A Joint Service of Bradley University and Illinois State University
Play Live Radio
Next Up:
0:00
0:00
Available On Air Stations
Local News

Eligible District 150 Students Can Now Receive COVID-19 Vaccines At School Clinic

DSC_0550_0.JPG
Tim Shelley / Peoria Public Radio
/

Eligible District 150 high schoolers can get their COVID-19 vaccine at Manual, starting this week.

Students who are 16 or 17 need parental consent, while 18-year-olds can elect to roll up their sleeves for the shot on their own.

Stephanie Doss manages the in-school health programs at Manual, Trewyn, and Peoria High.

"What is the best way to offer this population the vaccine? It has to be right in their back door. We're right here on the stomping grounds, within this school district," Doss said. "So hopefully, the easier it is to access, the easier it is to provide this service."

The move comes as the Peoria City/County Health Department attributes the recent spike in new COVID-19 cases to younger people, who often infect other people within their households. COVID-related hospitalizations recently hit their highest levels since the health department began tracking numbers in March 2020.

"This is just a way for the younger population to protect some of the older population who may be more suspectible to the harsh side effects of COVID," Doss said. "So those who are in sports, or active in sports. Those students who live with immunocompromised parents. This is just another way that we can protect our community."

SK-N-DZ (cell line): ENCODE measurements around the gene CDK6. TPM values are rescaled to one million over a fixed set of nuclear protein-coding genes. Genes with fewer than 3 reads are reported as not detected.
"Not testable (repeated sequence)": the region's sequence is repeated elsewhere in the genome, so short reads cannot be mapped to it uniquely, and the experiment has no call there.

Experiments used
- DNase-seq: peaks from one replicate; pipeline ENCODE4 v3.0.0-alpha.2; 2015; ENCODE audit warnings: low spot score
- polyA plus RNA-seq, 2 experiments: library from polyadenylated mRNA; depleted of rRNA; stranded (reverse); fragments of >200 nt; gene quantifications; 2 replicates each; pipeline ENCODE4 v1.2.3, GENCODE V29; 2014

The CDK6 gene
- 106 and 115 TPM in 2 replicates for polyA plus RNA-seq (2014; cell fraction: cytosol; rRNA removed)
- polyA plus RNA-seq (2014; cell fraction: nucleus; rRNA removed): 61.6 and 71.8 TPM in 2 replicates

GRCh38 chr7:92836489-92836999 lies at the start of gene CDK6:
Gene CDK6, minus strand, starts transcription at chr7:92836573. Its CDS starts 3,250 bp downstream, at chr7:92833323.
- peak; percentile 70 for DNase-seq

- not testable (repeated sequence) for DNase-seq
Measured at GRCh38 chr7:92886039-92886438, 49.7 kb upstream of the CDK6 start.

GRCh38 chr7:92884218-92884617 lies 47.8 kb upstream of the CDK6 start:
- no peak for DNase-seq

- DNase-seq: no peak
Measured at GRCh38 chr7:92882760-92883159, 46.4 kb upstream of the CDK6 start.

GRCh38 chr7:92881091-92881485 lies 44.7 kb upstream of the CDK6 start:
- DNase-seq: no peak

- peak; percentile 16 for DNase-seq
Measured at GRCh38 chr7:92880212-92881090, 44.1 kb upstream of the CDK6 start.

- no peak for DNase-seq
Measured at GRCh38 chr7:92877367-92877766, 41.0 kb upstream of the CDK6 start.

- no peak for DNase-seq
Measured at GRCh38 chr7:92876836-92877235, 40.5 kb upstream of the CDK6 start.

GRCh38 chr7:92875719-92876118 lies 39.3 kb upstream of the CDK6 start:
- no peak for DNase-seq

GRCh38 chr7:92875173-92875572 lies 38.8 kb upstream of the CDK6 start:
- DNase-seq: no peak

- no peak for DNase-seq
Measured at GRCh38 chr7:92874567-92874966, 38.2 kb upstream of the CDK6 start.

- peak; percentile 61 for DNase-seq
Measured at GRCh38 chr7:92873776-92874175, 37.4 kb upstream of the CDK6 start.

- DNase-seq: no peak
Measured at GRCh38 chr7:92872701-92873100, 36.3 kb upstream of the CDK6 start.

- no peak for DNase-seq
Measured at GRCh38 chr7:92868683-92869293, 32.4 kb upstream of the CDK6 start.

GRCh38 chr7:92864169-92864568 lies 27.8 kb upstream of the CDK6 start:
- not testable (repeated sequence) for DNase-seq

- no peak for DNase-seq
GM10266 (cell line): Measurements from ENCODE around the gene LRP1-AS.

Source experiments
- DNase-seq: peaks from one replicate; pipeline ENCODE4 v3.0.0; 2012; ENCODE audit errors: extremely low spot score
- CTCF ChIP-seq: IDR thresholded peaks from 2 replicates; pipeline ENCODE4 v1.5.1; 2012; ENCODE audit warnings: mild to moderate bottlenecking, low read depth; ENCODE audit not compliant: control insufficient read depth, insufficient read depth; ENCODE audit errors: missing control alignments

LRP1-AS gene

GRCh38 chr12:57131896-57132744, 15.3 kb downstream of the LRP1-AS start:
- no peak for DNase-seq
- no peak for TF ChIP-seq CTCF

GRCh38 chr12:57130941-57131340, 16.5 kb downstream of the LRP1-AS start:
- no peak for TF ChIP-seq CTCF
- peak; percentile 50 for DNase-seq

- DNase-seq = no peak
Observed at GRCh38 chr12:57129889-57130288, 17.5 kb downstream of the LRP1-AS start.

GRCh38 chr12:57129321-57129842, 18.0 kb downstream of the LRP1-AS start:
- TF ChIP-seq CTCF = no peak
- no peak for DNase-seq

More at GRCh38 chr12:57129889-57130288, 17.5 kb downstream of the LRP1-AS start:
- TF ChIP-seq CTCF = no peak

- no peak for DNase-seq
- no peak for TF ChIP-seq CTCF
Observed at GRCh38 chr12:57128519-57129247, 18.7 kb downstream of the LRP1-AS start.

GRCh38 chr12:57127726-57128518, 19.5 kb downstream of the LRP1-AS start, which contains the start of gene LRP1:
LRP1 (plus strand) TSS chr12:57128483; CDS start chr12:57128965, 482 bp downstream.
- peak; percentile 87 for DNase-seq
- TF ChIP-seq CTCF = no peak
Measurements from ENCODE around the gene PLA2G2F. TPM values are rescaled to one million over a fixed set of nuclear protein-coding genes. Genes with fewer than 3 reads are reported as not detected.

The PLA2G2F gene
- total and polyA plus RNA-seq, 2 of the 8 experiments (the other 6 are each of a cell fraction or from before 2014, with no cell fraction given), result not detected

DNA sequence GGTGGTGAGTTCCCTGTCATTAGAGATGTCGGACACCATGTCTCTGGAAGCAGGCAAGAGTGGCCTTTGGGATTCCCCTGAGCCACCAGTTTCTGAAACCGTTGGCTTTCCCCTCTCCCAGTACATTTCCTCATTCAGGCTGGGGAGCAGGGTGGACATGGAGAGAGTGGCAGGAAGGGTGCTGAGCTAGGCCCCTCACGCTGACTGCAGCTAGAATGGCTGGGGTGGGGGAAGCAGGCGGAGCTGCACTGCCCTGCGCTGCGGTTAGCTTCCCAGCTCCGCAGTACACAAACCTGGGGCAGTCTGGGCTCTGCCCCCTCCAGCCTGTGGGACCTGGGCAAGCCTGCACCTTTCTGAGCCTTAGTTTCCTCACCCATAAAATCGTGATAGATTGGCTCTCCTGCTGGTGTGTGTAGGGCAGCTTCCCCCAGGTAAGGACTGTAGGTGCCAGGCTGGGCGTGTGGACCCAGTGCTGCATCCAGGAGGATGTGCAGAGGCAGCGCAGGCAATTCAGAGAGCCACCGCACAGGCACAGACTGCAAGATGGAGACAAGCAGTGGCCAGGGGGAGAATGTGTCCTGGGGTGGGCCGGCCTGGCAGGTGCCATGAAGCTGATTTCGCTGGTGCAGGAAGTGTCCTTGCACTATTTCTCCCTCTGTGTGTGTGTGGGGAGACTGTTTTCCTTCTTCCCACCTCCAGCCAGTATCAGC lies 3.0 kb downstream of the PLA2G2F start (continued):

UnityPoint Health will host the Pfizer vaccine clinics from 9:30 a.m. to 2 p.m. every Tuesday and Wednesday through the end of the school year. Students attending other Peoria high schools can receive permission to go to Manual for their shot.

Currently, only the Pfizer vaccine is FDA-approved for usage in 16-and-17-year-olds.

Doss said parental consent forms are still coming in, so she isn't sure how many students may take advantage of the program. But she said she's hopeful for strong engagement.

"The more that is vaccinated, the better for our community. So if there are any teenage kids that you know of that need the vaccine, communicate and educate. This is new for them, as it is for most adults," she said.

We’re living in unprecedented times when information changes by the minute. WCBU will continue to be here for you, keeping you up-to-date with the live, local and trusted news you need. Help ensure WCBU can continue with its in-depth and comprehensive COVID-19 coverage as the situation evolves by making a contribution.